Researchers caution the dangers of thirdhand cigarette smoke in public settings

Researchers are keen on addressing another major public health concern in recent times: third-hand cigarette smoke exposure.

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Aside from the recent COVID-19 pandemic, which has caused unimaginable destruction to the health and economy of populations globally, researchers are keen on addressing another major public health concern: third-hand smoke (THS) exposure.

From the peer-reviewed journal Science Advances: “Real-time THS off-gassing from smokers into a nonsmoking movie theater was observed with online and offline high-resolution mass spectrometry.”

“Prominent emission events of THS tracers (e.g., 2,5-dimethylfuran, 2-methylfuran, and acetonitrile) and other tobacco-related volatile organic compounds (VOCs) coincided with the arrival of certain moviegoers and left residual contamination,” researchers at Yale University explained in their journal article.

According to the team at Yale, third-hand smoke can lead to people carrying hazardous compounds from cigarette smoke that cling in their bodies or clothes, to release them in non-smoking settings. This, in turn, can expose people to the cigarette’s negative effects, similar to those directly exposed to smoke.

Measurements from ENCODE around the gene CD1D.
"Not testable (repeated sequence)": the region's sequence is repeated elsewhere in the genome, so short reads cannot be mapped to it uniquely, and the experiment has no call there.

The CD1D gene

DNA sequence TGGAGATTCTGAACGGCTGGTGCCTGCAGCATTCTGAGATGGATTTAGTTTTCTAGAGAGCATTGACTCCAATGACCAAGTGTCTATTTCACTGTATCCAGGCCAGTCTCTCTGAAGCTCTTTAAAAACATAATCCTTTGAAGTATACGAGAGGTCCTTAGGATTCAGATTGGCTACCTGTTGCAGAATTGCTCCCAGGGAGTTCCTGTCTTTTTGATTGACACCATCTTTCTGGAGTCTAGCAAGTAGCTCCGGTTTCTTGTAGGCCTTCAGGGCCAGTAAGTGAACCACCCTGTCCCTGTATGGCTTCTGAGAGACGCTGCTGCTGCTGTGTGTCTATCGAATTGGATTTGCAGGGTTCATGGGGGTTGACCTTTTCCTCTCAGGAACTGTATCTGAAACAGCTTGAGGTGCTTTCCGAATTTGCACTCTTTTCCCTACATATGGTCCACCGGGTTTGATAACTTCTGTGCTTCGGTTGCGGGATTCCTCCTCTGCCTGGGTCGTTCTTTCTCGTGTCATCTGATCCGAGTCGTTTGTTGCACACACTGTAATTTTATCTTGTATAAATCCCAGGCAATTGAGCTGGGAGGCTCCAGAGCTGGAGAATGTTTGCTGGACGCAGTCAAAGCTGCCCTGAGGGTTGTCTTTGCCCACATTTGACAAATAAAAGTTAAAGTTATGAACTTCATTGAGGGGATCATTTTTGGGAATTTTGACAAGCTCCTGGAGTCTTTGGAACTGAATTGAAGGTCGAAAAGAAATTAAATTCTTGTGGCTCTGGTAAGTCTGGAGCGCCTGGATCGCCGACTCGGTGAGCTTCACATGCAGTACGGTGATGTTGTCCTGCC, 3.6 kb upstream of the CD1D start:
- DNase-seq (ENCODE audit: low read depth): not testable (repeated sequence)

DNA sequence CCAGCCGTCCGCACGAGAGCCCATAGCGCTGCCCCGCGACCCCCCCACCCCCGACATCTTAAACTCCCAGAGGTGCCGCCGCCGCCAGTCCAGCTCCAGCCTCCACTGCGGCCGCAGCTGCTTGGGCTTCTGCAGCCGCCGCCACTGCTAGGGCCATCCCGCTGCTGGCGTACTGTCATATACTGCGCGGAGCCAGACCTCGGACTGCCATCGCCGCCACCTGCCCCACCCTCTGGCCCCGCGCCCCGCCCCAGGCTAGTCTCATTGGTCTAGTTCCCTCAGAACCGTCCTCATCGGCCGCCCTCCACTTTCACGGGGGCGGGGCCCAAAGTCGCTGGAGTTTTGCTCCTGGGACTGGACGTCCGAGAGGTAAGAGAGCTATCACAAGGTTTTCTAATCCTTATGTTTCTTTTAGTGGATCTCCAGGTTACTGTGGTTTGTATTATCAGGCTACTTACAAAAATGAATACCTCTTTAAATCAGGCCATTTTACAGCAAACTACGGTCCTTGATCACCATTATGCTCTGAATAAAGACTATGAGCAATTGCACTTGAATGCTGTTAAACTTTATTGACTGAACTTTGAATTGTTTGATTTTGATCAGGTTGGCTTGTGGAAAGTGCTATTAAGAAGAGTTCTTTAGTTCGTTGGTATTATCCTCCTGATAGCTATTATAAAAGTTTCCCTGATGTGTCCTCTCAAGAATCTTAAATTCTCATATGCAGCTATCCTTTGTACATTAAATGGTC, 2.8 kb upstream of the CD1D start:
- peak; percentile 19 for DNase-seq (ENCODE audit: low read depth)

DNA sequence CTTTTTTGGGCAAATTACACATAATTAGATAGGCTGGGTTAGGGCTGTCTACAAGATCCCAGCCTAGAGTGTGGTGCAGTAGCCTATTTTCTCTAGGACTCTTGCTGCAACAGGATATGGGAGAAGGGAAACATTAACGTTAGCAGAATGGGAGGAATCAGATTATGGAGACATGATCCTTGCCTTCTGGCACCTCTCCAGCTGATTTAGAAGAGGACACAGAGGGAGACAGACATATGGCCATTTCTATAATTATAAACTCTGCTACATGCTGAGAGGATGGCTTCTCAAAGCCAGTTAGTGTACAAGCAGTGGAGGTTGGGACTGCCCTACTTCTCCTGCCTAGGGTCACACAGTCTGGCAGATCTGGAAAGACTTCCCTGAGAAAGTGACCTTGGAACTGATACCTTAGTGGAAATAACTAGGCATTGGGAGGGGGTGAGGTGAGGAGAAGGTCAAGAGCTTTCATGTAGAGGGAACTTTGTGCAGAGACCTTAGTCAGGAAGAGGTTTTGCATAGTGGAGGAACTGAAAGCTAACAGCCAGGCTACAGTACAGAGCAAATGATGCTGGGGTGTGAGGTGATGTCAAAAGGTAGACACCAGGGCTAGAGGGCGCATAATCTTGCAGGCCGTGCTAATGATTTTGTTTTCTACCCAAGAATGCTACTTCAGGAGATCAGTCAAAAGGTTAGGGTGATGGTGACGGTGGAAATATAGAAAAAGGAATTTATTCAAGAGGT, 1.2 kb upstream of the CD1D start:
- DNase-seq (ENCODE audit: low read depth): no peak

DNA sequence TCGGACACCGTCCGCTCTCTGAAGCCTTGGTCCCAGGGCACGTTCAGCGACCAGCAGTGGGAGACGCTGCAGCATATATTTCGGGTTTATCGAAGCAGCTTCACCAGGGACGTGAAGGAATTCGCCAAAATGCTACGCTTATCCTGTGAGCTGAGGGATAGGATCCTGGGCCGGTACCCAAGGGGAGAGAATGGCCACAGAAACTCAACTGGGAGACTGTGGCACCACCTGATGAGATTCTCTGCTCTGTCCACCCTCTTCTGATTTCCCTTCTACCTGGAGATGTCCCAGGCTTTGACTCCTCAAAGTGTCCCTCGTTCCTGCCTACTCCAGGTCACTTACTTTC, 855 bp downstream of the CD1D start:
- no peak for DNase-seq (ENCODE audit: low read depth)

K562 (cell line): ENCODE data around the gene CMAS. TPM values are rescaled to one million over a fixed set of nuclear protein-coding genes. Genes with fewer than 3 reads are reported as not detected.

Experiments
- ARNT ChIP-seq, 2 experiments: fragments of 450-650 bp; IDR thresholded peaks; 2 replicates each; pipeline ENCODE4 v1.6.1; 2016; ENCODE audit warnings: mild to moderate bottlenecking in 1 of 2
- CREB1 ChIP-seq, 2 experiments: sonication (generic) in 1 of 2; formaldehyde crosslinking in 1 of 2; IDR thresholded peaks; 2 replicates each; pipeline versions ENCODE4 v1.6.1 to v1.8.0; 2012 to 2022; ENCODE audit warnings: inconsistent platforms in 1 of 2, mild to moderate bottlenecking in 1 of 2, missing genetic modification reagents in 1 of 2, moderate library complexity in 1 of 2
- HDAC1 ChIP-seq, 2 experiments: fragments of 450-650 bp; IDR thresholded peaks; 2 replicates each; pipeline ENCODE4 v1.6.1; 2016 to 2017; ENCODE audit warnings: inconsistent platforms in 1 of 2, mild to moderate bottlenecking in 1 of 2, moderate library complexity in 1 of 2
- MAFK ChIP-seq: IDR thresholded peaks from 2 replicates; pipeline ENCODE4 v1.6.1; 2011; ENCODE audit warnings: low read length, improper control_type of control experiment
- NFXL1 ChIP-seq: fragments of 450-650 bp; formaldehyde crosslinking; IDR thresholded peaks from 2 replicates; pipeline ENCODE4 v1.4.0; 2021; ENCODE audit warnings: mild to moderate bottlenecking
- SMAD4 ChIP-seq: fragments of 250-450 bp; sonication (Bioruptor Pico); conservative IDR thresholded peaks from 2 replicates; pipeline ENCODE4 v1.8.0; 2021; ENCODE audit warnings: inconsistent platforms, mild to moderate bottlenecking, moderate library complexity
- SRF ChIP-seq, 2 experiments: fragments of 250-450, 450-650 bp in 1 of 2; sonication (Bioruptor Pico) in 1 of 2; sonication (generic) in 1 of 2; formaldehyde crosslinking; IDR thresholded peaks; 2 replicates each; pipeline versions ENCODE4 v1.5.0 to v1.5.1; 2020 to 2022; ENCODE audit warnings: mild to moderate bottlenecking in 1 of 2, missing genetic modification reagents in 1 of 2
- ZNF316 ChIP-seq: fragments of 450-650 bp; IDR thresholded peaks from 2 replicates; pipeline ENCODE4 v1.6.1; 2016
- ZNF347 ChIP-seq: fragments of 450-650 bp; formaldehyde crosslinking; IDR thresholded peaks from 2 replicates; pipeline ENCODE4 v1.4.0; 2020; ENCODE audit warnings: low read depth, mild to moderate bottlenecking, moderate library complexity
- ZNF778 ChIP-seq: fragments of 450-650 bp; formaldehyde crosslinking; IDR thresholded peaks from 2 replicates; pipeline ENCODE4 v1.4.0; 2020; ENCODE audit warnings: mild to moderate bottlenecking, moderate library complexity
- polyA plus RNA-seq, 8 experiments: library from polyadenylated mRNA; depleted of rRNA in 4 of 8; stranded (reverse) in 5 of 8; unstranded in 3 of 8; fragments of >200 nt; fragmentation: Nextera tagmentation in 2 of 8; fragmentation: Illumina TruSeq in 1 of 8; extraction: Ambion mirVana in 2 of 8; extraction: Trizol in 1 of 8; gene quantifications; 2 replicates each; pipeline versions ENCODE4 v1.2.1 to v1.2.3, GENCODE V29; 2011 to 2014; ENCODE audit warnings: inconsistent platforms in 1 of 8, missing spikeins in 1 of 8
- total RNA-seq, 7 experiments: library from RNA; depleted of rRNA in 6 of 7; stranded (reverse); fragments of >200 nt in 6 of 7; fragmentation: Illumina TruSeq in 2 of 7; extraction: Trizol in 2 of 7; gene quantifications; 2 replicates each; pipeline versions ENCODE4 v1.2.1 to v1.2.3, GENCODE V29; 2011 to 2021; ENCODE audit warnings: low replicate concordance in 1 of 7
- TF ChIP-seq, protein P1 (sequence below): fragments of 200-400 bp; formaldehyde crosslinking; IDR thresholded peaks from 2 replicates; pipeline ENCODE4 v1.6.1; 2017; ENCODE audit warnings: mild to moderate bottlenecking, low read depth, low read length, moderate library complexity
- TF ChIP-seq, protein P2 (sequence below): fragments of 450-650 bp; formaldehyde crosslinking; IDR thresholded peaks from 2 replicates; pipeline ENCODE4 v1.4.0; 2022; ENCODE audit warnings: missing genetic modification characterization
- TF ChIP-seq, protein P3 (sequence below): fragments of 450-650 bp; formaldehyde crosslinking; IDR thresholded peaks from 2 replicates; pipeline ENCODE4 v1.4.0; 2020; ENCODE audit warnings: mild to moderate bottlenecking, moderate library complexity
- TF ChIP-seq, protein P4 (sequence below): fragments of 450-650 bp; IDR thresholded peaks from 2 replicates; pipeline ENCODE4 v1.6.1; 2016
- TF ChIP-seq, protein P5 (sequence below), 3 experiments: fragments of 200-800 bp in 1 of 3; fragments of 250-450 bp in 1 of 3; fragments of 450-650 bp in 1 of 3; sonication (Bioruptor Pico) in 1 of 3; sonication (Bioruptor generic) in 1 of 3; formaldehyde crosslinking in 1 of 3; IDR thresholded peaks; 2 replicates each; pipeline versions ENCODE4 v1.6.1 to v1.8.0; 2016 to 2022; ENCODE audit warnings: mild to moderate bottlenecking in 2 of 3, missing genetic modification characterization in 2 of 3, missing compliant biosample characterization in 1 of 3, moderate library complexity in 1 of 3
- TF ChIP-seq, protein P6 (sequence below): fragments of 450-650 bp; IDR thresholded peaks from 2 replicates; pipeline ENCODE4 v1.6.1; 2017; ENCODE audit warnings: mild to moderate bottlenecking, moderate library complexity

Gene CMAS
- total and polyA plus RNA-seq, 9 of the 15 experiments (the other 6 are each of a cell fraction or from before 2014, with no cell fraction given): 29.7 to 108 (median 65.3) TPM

“Despite regulations preventing people from smoking indoors, near entryways, and near air intakes, hazardous chemicals from cigarette smoke are still making their way indoors,” said Roger Sheu, the study’s lead author, in a Yale article.

“The researchers emphasized that avoiding movie theaters is not the solution to avoiding third-hand smoke. In fact, the theater used for the study is modern, large, and well-ventilated, which reduced the effect of the emissions on concentrations of hazardous compounds in the room. In less well-ventilated spaces similar third-hand smoke emissions would likely result in considerably higher concentrations of many of these compounds,” researchers indicated in their Yale press release.

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